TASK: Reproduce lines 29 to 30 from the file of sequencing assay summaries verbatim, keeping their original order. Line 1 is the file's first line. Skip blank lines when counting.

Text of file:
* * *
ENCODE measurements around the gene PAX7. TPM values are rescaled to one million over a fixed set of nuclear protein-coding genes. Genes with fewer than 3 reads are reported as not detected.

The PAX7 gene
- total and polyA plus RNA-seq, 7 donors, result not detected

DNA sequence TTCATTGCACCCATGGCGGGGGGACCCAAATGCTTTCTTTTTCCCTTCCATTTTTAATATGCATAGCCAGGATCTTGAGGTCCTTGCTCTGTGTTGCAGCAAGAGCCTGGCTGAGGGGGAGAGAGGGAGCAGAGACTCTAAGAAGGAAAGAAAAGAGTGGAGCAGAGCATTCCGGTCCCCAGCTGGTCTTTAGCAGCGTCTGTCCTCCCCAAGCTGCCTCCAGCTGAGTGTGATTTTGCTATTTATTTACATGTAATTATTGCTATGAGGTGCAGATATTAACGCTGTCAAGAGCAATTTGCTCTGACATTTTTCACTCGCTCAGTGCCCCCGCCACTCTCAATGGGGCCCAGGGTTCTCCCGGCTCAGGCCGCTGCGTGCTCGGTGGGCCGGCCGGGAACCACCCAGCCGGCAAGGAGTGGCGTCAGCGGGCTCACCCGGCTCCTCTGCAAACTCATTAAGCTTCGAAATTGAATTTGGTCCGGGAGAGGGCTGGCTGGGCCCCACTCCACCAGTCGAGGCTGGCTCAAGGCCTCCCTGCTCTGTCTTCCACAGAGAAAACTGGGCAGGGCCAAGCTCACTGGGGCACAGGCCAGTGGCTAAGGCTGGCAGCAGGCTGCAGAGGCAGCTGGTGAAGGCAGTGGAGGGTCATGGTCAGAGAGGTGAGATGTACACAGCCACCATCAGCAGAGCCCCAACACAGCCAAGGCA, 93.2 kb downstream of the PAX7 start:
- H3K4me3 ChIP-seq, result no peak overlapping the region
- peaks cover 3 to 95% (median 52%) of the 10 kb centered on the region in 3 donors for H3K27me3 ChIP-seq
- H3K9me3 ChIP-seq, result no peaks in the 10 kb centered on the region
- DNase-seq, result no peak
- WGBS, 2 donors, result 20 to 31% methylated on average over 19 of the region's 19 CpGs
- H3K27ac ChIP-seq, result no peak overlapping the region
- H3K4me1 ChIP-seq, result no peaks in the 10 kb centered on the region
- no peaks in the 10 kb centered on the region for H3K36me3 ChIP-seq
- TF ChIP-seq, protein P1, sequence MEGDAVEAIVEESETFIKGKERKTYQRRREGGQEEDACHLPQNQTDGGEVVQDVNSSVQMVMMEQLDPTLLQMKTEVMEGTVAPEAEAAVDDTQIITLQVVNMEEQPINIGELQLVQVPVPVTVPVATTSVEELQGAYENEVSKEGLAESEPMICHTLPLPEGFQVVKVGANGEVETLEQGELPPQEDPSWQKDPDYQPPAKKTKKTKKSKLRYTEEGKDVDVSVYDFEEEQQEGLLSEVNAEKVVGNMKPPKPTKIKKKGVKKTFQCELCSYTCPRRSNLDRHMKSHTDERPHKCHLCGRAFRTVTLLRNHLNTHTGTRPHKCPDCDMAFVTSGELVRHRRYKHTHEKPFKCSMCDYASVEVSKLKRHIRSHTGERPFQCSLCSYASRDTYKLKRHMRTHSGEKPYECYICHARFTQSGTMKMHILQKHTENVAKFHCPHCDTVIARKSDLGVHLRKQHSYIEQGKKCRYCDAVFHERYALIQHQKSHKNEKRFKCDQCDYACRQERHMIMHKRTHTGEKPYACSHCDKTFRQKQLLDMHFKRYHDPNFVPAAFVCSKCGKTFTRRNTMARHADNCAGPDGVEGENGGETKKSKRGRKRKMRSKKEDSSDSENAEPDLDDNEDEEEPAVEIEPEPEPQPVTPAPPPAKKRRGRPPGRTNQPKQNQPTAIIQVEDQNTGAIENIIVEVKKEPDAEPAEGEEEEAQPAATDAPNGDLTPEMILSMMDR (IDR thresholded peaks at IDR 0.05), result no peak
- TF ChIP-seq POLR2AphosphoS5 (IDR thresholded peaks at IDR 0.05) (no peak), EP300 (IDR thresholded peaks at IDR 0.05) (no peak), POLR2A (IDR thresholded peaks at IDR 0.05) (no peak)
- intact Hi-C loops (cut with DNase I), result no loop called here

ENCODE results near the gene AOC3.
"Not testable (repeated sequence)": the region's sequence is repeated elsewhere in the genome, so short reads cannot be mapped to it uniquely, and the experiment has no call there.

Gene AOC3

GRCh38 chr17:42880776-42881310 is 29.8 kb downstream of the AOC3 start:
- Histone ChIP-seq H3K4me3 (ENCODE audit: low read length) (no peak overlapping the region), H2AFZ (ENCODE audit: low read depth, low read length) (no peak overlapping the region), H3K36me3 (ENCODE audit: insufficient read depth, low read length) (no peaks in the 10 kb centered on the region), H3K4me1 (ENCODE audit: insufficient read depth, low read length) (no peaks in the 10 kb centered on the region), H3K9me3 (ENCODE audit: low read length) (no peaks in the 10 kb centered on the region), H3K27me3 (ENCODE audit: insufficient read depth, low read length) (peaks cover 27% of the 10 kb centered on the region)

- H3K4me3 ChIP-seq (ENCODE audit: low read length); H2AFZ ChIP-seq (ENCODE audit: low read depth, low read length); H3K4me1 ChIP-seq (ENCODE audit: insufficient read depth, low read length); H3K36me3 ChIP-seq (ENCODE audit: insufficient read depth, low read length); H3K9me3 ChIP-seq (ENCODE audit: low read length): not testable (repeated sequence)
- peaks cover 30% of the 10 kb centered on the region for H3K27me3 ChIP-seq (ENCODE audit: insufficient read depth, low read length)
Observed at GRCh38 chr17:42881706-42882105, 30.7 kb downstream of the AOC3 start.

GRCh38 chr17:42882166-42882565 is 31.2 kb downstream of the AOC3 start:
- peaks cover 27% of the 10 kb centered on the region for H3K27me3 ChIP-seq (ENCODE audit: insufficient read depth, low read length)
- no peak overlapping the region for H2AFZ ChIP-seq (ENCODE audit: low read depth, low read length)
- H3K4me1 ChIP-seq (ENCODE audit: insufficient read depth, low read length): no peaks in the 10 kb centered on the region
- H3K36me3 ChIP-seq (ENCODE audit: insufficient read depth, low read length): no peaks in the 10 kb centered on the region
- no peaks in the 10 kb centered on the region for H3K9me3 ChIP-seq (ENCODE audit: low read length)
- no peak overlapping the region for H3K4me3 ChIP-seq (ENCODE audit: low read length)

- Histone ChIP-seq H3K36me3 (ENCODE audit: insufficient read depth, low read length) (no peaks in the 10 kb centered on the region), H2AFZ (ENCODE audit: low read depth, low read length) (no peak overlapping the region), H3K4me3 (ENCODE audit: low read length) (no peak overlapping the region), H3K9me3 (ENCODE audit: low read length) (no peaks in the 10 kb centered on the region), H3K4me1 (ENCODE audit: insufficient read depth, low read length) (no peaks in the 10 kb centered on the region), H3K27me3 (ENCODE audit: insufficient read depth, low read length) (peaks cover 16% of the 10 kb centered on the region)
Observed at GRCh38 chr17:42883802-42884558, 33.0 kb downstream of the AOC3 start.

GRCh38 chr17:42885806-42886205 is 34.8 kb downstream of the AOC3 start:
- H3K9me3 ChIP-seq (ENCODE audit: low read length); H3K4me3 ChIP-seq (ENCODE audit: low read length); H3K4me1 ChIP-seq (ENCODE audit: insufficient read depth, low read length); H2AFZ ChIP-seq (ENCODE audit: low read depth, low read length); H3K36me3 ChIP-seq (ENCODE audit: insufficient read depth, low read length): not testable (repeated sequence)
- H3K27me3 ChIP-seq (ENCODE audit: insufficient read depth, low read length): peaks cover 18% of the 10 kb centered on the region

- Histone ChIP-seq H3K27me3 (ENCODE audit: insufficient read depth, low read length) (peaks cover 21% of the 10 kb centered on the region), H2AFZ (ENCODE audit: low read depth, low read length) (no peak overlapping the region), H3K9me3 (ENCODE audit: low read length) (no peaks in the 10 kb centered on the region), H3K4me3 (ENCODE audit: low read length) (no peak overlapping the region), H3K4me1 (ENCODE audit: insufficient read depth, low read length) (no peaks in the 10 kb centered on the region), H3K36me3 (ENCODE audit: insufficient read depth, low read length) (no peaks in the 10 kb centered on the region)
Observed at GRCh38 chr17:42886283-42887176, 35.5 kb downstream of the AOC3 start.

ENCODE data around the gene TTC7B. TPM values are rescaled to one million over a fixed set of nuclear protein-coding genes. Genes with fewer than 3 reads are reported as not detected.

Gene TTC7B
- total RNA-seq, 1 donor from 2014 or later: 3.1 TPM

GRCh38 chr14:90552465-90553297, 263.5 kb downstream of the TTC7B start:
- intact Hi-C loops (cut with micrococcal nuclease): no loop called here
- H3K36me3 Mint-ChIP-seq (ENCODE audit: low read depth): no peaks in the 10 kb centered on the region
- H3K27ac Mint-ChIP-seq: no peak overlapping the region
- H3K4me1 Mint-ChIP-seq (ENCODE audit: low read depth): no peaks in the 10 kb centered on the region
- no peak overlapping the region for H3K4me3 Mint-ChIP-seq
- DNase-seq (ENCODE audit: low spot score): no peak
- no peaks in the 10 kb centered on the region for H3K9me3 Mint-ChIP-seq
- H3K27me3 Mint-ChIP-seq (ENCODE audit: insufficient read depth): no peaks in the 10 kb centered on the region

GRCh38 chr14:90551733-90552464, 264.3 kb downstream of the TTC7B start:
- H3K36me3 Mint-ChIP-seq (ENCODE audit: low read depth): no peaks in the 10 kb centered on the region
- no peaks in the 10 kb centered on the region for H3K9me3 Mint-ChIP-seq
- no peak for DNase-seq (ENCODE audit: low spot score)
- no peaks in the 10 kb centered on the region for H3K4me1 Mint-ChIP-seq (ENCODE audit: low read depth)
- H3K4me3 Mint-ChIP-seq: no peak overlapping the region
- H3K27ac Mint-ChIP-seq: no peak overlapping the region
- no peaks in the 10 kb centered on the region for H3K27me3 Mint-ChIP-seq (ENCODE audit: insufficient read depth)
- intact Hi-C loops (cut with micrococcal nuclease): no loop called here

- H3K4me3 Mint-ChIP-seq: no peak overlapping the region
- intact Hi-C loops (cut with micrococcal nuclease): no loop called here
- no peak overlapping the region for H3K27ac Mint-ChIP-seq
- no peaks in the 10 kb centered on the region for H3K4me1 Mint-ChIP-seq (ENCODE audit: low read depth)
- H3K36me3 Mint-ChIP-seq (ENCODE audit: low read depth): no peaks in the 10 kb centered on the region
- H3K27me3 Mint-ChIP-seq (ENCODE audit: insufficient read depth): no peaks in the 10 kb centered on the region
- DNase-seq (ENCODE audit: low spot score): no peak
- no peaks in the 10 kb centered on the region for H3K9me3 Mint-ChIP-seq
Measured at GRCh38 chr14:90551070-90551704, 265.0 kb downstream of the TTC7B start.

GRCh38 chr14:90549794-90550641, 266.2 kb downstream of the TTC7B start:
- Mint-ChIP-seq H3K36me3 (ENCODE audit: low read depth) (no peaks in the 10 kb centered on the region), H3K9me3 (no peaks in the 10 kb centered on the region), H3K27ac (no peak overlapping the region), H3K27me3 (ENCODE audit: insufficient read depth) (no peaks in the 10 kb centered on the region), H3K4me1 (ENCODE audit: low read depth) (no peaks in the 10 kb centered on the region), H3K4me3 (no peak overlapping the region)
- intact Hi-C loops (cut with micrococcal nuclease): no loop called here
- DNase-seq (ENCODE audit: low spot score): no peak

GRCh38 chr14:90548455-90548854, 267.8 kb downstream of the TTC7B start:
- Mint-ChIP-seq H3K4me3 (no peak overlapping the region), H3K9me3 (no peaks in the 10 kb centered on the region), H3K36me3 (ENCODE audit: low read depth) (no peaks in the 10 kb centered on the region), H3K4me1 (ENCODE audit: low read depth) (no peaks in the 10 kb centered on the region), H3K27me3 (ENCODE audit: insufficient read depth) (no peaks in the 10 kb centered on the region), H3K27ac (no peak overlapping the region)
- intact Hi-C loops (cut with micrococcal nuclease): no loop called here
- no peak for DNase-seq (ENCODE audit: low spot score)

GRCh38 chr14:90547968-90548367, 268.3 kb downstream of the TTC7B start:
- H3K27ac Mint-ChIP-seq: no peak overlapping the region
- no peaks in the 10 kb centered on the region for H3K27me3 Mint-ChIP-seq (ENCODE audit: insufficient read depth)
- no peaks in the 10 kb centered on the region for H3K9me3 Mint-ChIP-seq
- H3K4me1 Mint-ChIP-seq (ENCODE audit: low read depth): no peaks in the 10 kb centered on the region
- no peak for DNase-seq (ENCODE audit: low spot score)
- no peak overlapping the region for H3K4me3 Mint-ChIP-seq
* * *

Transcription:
- no peaks in the 10 kb centered on the region for H3K9me3 ChIP-seq (ENCODE audit: low read length)
- no peak overlapping the region for H3K4me3 ChIP-seq (ENCODE audit: low read length)